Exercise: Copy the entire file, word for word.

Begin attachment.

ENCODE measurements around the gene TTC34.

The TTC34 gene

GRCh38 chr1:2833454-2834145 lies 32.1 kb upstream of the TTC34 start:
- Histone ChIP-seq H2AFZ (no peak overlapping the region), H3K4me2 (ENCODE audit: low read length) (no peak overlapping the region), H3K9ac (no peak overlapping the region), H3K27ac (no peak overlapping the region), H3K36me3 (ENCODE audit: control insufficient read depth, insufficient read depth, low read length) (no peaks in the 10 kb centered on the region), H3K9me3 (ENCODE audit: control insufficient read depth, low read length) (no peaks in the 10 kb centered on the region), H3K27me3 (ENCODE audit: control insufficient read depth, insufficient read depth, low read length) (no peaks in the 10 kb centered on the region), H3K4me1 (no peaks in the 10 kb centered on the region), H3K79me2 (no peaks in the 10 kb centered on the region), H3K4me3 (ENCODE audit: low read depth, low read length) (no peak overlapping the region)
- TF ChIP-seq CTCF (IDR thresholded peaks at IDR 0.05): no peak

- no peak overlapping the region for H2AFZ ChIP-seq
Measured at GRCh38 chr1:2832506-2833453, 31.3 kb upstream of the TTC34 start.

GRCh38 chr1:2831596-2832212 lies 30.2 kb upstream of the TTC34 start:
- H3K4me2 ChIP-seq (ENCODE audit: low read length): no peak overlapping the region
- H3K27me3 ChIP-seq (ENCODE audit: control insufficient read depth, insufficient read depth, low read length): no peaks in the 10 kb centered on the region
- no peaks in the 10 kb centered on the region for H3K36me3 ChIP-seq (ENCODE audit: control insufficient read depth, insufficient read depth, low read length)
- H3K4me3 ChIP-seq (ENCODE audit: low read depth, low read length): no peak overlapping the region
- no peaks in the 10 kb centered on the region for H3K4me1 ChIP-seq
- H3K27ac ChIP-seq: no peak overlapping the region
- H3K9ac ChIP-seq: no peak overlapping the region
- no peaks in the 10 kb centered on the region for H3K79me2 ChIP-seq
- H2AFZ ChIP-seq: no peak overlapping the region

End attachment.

ENCODE measurements around the gene TTC34.

The TTC34 gene

GRCh38 chr1:2833454-2834145 lies 32.1 kb upstream of the TTC34 start:
- Histone ChIP-seq H2AFZ (no peak overlapping the region), H3K4me2 (ENCODE audit: low read length) (no peak overlapping the region), H3K9ac (no peak overlapping the region), H3K27ac (no peak overlapping the region), H3K36me3 (ENCODE audit: control insufficient read depth, insufficient read depth, low read length) (no peaks in the 10 kb centered on the region), H3K9me3 (ENCODE audit: control insufficient read depth, low read length) (no peaks in the 10 kb centered on the region), H3K27me3 (ENCODE audit: control insufficient read depth, insufficient read depth, low read length) (no peaks in the 10 kb centered on the region), H3K4me1 (no peaks in the 10 kb centered on the region), H3K79me2 (no peaks in the 10 kb centered on the region), H3K4me3 (ENCODE audit: low read depth, low read length) (no peak overlapping the region)
- TF ChIP-seq CTCF (IDR thresholded peaks at IDR 0.05): no peak

- no peak overlapping the region for H2AFZ ChIP-seq
Measured at GRCh38 chr1:2832506-2833453, 31.3 kb upstream of the TTC34 start.

GRCh38 chr1:2831596-2832212 lies 30.2 kb upstream of the TTC34 start:
- H3K4me2 ChIP-seq (ENCODE audit: low read length): no peak overlapping the region
- H3K27me3 ChIP-seq (ENCODE audit: control insufficient read depth, insufficient read depth, low read length): no peaks in the 10 kb centered on the region
- no peaks in the 10 kb centered on the region for H3K36me3 ChIP-seq (ENCODE audit: control insufficient read depth, insufficient read depth, low read length)
- H3K4me3 ChIP-seq (ENCODE audit: low read depth, low read length): no peak overlapping the region
- no peaks in the 10 kb centered on the region for H3K4me1 ChIP-seq
- H3K27ac ChIP-seq: no peak overlapping the region
- H3K9ac ChIP-seq: no peak overlapping the region
- no peaks in the 10 kb centered on the region for H3K79me2 ChIP-seq
- H2AFZ ChIP-seq: no peak overlapping the region